The panel advising Israel’s Ministry of Health about the Wuhan coronavirus (COVID-19) pandemic will be discussing the possibility of giving yet another booster vaccine shot for immunocompromised patients.
Several studies have shown that certain categories of patients with weakened immune systems were much less likely to develop antibodies after two doses compared to the general population.
A study by the Rabin Medical Center-Beilinson Campus in Petah Tikva and the Clalit Health Services showed that among lung transplant patients, 33 percent developed antibodies after the booster compared to 18 percent after the first two shots.
For heart transplant patients, the rates were 58 percent after the third shot compared to 31 percent after the second. For liver transplant recipients, 71 percent developed antibodies after the third shot compared to 47 percent after the second.
The advisory panel will discuss the option of a fourth shot later this week.
Cyrille Cohen, head of the immunology lab at Bar-Ilan University, said that this move makes sense.
“We know that three shots are needed by people with a functional immune system. Immunosuppressed patients got their third vaccine already almost six months ago, so it is not a bad idea to offer them another booster, since they are at high risk,” he said.
He also said that it is hard to know if it is going to help unless the procedure is carried out. “It is very complex to answer the question without actually carrying out the procedure. We saw how with the third vaccine many were skeptical as Israel started to administer it, and now most of the world agrees that it is needed.”
Cohen is essentially saying that the real-world COVID vaccine experiment should continue.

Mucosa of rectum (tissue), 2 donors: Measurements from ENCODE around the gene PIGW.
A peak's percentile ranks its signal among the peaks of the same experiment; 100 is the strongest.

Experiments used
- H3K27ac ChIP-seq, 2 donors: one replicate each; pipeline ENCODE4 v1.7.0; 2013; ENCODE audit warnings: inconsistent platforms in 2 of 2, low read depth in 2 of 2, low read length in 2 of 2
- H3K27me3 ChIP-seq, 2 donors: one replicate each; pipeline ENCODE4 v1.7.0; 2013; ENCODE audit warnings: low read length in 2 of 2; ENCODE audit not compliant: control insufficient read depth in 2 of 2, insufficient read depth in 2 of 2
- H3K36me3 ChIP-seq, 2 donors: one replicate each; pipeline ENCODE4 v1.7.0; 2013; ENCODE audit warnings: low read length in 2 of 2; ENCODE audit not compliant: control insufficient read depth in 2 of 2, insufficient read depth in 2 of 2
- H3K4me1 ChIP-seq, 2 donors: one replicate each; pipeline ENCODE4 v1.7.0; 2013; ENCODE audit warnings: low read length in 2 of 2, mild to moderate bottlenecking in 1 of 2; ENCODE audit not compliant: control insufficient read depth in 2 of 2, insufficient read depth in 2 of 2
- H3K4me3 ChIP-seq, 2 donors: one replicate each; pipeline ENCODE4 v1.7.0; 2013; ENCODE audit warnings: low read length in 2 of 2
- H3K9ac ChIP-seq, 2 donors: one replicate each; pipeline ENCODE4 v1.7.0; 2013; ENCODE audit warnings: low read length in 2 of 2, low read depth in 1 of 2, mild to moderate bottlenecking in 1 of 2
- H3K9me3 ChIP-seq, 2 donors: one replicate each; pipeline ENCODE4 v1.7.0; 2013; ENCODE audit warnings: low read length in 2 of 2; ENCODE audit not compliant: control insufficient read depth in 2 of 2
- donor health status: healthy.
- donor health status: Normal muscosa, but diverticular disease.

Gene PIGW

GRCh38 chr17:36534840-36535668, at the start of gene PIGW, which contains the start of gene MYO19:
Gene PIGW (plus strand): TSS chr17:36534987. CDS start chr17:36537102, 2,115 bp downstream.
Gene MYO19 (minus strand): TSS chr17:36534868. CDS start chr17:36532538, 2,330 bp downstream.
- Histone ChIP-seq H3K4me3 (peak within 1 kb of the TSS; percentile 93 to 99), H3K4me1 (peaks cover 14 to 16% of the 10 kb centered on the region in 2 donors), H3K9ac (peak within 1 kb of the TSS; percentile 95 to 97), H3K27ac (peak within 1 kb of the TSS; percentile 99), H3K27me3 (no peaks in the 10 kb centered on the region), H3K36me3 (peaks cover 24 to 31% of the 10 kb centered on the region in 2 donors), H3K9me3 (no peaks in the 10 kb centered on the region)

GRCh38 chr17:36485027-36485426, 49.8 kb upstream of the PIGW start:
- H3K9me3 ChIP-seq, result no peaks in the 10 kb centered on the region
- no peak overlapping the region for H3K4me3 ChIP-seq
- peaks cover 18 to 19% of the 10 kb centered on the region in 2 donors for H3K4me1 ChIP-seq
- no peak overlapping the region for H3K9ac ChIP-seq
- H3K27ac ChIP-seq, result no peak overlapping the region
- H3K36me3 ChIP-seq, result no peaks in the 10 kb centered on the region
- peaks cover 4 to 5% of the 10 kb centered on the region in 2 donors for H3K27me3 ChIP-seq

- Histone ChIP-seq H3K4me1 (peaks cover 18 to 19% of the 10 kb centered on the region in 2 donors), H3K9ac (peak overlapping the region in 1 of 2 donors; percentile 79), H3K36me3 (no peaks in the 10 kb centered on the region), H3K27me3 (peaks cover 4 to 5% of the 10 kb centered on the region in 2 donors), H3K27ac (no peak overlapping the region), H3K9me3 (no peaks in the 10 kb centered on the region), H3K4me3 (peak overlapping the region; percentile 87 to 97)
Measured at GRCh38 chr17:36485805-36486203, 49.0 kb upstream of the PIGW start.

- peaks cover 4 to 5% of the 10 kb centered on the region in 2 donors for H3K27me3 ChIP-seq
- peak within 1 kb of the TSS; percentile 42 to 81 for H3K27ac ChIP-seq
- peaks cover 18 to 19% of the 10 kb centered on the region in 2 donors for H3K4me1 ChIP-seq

One thing that should be considered is whether or not a fourth shot would be safe. (Related: Think you’re “fully” vaccinated? Not anymore: Fauci aggressively pushing THIRD covid vaccine shot.)
According to Cohen, most of the side effects associated with the Pfizer vaccine are connected to an overreaction of the immune system, so he believes that additional shots should not be an issue for patients whose immune systems do not react strongly enough.
But Cohen cautioned that not all immunosuppressed patients can be considered the same way. For instance, he noted the difference between transplant recipients whose immune systems were weakened on purpose, and cancer patients whose immune systems can be weakened as a side effect of treatment.
In July, Israel’s Health Ministry started to administer booster shots to specific categories of patients; cancer patients suffering from solid tumors did not qualify. Those that did qualify were people with rheumatological or autoimmune diseases being treated with specific drugs, those with hematologic malignancies, and recipients of heart, lung, kidney or liver transplants.
However, despite the government-sanctioned rollout of COVID vaccine boosters and Cohen’s positive outlook, there are not enough credible studies to vouch for the safety of boosters in healthy individuals, much less the immunocompromised.
The country has been making preparations since September to ensure that it has a sufficient supply of the COVID-19 vaccines in case a fourth round is necessary. Health Ministry Director-General Nachman Ash said: “We don’t know when it will happen. I hope very much that it won’t be within six months, like this time, and that the third dose will last for longer.”
Israel has already inoculated most of its population, with the third dose already being administered since August. Health officials also said that the effects of the initial COVID-19 shots begin to weaken five months after inoculation, making the boosters “necessary.”
As the U.S., the U.K. and the rest of Europe began administering their booster shots, the World Health Organization pleaded for a moratorium on third shots, asking governments to wait until the end of the year so that poorer countries get better access to the vaccines.
Read more at Pandemic.news.